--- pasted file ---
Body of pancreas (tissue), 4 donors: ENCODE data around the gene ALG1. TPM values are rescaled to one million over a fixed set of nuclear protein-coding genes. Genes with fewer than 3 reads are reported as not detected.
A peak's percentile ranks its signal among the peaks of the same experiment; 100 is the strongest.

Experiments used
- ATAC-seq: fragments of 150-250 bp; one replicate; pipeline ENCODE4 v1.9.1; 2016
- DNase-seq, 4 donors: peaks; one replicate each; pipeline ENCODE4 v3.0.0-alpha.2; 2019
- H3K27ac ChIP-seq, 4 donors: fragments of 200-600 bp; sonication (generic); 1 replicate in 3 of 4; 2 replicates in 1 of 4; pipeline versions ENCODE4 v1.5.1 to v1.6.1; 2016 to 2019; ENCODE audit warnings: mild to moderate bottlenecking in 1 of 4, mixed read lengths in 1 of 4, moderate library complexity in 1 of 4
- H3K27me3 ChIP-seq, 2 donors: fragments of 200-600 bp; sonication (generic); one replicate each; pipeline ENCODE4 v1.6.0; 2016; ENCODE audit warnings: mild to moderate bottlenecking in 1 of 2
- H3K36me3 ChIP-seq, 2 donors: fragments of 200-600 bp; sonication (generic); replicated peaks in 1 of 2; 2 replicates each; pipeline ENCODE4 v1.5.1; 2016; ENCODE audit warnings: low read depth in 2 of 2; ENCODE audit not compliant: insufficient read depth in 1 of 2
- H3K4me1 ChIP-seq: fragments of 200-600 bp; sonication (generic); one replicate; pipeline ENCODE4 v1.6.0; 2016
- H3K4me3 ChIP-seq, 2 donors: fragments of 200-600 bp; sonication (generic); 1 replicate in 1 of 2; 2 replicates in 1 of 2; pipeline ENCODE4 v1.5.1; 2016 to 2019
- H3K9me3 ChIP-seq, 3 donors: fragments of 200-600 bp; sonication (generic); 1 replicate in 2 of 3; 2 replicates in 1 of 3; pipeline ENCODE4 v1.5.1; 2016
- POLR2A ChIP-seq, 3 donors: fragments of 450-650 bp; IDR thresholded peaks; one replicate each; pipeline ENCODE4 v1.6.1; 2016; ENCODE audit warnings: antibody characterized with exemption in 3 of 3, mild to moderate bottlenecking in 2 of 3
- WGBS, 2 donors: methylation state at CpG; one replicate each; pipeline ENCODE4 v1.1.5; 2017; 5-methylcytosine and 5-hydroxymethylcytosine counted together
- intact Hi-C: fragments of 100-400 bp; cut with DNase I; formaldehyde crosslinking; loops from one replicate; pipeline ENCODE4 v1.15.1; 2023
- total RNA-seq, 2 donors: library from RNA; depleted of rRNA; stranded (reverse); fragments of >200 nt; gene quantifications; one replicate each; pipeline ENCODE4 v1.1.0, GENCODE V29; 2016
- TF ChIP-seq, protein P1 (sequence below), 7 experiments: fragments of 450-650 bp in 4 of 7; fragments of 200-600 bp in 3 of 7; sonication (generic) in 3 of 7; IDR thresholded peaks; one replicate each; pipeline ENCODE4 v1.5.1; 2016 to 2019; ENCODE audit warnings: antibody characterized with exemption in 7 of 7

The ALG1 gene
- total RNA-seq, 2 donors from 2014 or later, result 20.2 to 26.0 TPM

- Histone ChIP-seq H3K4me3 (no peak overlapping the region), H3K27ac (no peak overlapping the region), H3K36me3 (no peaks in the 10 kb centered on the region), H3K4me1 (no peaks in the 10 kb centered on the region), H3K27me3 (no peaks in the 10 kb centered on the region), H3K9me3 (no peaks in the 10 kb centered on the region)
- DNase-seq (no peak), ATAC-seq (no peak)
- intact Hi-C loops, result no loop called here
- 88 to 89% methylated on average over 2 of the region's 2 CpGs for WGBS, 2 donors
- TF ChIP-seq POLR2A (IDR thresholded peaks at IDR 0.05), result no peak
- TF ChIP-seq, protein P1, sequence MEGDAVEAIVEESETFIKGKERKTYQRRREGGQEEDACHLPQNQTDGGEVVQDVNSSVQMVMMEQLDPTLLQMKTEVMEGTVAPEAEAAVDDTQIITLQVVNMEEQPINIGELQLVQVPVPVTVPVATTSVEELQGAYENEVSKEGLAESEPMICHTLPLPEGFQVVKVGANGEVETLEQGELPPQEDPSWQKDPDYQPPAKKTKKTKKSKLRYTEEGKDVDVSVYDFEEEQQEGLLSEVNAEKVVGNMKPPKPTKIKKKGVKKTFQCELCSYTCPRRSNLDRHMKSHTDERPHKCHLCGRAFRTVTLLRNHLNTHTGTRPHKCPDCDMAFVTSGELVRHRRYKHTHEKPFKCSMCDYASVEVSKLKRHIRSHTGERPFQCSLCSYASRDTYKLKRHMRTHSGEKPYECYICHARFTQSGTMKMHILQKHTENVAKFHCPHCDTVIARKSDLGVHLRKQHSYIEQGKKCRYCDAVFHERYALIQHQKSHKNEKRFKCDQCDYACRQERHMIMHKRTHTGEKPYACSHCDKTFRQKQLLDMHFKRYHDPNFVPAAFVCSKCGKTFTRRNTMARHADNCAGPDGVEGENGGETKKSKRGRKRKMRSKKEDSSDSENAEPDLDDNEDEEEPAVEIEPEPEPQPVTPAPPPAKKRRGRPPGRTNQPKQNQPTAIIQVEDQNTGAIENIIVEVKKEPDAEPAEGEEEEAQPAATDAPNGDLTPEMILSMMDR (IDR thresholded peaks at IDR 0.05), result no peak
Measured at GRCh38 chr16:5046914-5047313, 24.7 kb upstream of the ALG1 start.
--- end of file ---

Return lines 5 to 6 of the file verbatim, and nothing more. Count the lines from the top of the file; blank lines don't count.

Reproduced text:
- DNase-seq, 4 donors: peaks; one replicate each; pipeline ENCODE4 v3.0.0-alpha.2; 2019
- H3K27ac ChIP-seq, 4 donors: fragments of 200-600 bp; sonication (generic); 1 replicate in 3 of 4; 2 replicates in 1 of 4; pipeline versions ENCODE4 v1.5.1 to v1.6.1; 2016 to 2019; ENCODE audit warnings: mild to moderate bottlenecking in 1 of 4, mixed read lengths in 1 of 4, moderate library complexity in 1 of 4